This is part of my HL7 article series. Before we get started on this tutorial, have a quick look at my earlier article titled “A Very Short Introduction to the HL7 2.x Standard” for a quick introduction to the HL7 2.x standard if you are just getting started on it. One of my earlier tutorials in this series titled "HL7 Programming using Java" gave you a foundational understanding of how to build a simple HL7 message processing client and server using Java alone. We then looked at a Java library called "HAPI" for building larger HL7 applications and explored how to create, transmit, receive as well as parse HL7 messages using this library. In this tutorial, we will look at another way to access HL7 message information using "tersers".
Tools for Tutorial
- JDK 1.4 SDK or higher
- Eclipse or any other Java IDE (or even a text editor)
- Download HAPI compiled library from the HAPI project website
- View HAPI source code on their GitHub site here
- Download HAPI Test Panel (optional) from here
- You can also find all the code demonstrated in the tutorial on GitHub here
“The troubleshooting guide contains the answer to every problem except yours” ~ Murphy’s Law
HAPI Tersers - An Overview
If you read my previous tutorial in this series titled “HL7 Programming using HAPI - Parsing Operations”, I explained in it that there were primarily two approaches for accessing as well as updating HL7 message data, namely via "Parsers" and "Tersers". We then reviewed what parsers were at a high level, and later explored some basic operations provided by the various HAPI parser classes in that tutorial. We will now look at a special class called Terser and the features it provides.
Being "terse" means being concise in the English language, and I suppose the authors of this library named these classes "Tersers" because they enable a concise way to access HL7 message data. In fact, tersers can be way more concise that parsers when retrieving as well as updating information and they use a Xpath-like syntax to refer to locations in the HL7 message. They eliminate the need for using the binding classes and the sometimes deeply nested methods to dig into the data hierarchy of a HL7 message. Tersers come in extremely handy when you are interested in retrieving only specific portions of a HL7 message, and you are not particularly interested in rest of the message data during your message processing workflow. Using the code below, I will demonstrate how we can access as well as update message data using tersers.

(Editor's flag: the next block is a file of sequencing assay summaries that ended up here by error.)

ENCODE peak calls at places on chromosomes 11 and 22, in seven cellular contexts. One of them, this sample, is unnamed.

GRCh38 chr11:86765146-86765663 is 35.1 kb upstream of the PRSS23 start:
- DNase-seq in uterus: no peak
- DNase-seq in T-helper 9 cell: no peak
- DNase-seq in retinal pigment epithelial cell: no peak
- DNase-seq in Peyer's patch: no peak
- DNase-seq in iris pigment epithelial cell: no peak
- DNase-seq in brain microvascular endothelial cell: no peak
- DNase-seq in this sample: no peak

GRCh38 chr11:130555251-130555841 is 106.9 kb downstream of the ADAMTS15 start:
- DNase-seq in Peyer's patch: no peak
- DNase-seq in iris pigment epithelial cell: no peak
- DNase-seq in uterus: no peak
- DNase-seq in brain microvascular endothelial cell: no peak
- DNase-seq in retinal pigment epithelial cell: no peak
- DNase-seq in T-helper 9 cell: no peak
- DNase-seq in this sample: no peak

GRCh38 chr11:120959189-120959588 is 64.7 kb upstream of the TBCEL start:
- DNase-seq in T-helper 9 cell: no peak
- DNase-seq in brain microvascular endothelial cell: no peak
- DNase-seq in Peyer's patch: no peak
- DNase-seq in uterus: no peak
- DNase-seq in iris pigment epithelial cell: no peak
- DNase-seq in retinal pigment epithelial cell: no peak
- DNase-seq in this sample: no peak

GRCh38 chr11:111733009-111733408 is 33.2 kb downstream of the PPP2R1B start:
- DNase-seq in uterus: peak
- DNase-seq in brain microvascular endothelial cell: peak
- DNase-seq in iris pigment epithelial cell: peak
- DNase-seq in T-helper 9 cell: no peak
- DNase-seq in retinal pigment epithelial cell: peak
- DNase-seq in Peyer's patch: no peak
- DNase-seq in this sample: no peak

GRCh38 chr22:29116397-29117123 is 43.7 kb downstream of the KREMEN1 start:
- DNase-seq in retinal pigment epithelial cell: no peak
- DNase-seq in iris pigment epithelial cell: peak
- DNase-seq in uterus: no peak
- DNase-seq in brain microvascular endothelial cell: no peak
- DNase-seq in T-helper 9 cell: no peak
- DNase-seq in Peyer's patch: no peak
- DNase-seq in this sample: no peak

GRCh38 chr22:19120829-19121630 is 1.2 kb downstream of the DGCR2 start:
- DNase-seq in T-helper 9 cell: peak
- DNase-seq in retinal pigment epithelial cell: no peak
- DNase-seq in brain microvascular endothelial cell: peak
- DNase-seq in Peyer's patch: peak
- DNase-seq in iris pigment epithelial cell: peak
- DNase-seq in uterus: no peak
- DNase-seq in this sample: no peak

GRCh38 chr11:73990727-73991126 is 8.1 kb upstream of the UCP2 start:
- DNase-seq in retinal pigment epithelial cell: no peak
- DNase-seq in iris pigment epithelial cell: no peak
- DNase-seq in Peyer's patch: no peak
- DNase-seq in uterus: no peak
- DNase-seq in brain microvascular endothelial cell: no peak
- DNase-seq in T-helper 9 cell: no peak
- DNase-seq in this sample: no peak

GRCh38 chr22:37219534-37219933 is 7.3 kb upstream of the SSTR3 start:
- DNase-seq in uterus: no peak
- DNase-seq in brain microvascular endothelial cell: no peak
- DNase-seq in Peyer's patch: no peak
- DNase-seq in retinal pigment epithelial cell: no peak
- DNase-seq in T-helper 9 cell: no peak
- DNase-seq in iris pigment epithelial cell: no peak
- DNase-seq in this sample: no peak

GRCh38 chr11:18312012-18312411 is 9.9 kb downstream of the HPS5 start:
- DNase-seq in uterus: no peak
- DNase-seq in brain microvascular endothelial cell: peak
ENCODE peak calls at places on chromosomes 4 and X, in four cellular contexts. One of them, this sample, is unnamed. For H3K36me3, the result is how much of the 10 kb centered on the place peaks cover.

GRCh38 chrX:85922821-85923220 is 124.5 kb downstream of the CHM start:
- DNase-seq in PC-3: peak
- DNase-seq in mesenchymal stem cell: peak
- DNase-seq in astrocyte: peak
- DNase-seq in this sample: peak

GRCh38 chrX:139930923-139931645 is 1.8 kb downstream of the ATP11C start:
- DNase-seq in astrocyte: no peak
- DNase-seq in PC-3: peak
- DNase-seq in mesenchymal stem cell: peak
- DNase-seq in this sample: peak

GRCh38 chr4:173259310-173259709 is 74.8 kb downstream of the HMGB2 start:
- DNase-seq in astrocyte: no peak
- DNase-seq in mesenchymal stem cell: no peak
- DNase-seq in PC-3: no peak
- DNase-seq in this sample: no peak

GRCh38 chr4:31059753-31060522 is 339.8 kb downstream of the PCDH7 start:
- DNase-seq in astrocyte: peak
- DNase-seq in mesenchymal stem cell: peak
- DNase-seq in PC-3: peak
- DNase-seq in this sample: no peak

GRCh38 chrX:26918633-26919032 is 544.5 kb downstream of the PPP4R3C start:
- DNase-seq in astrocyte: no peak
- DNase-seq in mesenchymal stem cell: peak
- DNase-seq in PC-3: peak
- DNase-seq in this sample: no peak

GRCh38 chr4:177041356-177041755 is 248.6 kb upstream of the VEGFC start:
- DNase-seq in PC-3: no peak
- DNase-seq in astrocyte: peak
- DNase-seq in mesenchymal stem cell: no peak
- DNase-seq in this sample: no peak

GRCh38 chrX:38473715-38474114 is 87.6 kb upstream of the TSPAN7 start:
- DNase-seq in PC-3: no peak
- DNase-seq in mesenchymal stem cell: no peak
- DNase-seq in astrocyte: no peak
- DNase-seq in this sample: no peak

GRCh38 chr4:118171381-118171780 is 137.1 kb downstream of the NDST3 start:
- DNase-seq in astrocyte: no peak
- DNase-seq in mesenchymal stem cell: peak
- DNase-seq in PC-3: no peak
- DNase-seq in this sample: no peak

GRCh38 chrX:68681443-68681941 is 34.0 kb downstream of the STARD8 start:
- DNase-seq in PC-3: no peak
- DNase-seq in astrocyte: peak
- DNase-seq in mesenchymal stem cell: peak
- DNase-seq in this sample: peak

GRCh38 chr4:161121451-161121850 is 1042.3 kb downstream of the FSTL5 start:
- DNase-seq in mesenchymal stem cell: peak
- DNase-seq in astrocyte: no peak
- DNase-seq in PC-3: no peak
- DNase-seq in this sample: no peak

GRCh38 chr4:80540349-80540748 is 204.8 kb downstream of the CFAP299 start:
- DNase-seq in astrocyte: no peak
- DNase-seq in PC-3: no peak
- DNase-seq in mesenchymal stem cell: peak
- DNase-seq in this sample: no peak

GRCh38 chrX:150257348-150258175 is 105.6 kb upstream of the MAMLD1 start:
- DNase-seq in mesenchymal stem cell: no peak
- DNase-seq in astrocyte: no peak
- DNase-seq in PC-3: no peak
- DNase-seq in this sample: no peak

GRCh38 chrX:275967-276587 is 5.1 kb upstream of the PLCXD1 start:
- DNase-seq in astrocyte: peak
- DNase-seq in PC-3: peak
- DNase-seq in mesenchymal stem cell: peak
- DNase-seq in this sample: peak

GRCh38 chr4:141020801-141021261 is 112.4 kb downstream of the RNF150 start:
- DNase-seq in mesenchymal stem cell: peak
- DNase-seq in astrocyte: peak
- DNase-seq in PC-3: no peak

Some Basic Operations using Tersers
Before I demostrate the terser functionality, I will create a small helper class to wrap the getter and setter behaviors around a terser instance so it is a bit easier to understand the operations in our code examples that follow underneath. You don't need to use a wrapper class like this in your application, but if you find yourself using terser expressions all over your code, streamlining atleast the core data access methods into a single location should make logging and debugging your applications a bit easier.
Now that we have our helper class, let us look at some basic operations that use the Terser class. Notice in the code below that I instantiate a terser by wrapping it around a message object. Although there are a lot of static methods on this class as well, I rarely use those. However those static methods do provide additional ways of getting at the data especially if you don't like using the terser expressions and like a more statically typed approach for data access. The operations shown below demonstrate various operations such as retrieving field, component and subcomponent-level data from a HL7 message using various terser expressions. Also, please keep the test HL7 file FileWithObservationResultMessage.txt handy as you read through the code below to make sense of what is going on. I have shared this file in my GitHub repository.